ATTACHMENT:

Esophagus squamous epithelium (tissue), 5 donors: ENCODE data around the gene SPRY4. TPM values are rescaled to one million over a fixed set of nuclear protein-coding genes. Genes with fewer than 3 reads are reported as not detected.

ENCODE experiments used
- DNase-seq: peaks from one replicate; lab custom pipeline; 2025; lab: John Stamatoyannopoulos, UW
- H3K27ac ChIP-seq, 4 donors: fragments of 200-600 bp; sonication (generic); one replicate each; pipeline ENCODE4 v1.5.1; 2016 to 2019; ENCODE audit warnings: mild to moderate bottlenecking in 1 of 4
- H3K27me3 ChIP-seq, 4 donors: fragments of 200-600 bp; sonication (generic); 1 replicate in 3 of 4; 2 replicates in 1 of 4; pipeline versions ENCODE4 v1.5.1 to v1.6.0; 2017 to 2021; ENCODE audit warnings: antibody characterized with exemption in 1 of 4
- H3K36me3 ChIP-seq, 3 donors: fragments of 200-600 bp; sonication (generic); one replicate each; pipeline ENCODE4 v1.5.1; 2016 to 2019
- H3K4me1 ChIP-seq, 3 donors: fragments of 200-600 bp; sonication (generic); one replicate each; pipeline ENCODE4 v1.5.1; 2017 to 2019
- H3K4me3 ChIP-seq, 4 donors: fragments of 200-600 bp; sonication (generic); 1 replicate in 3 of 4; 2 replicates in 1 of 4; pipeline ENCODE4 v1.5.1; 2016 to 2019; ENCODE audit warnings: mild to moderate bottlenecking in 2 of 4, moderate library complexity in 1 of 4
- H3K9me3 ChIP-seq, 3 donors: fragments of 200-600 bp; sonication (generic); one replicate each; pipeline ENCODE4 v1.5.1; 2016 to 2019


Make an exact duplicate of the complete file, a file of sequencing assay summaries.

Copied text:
Esophagus squamous epithelium (tissue), 5 donors: ENCODE data around the gene SPRY4. TPM values are rescaled to one million over a fixed set of nuclear protein-coding genes. Genes with fewer than 3 reads are reported as not detected.

ENCODE experiments used
- DNase-seq: peaks from one replicate; lab custom pipeline; 2025; lab: John Stamatoyannopoulos, UW
- H3K27ac ChIP-seq, 4 donors: fragments of 200-600 bp; sonication (generic); one replicate each; pipeline ENCODE4 v1.5.1; 2016 to 2019; ENCODE audit warnings: mild to moderate bottlenecking in 1 of 4
- H3K27me3 ChIP-seq, 4 donors: fragments of 200-600 bp; sonication (generic); 1 replicate in 3 of 4; 2 replicates in 1 of 4; pipeline versions ENCODE4 v1.5.1 to v1.6.0; 2017 to 2021; ENCODE audit warnings: antibody characterized with exemption in 1 of 4
- H3K36me3 ChIP-seq, 3 donors: fragments of 200-600 bp; sonication (generic); one replicate each; pipeline ENCODE4 v1.5.1; 2016 to 2019
- H3K4me1 ChIP-seq, 3 donors: fragments of 200-600 bp; sonication (generic); one replicate each; pipeline ENCODE4 v1.5.1; 2017 to 2019
- H3K4me3 ChIP-seq, 4 donors: fragments of 200-600 bp; sonication (generic); 1 replicate in 3 of 4; 2 replicates in 1 of 4; pipeline ENCODE4 v1.5.1; 2016 to 2019; ENCODE audit warnings: mild to moderate bottlenecking in 2 of 4, moderate library complexity in 1 of 4
- H3K9me3 ChIP-seq, 3 donors: fragments of 200-600 bp; sonication (generic); one replicate each; pipeline ENCODE4 v1.5.1; 2016 to 2019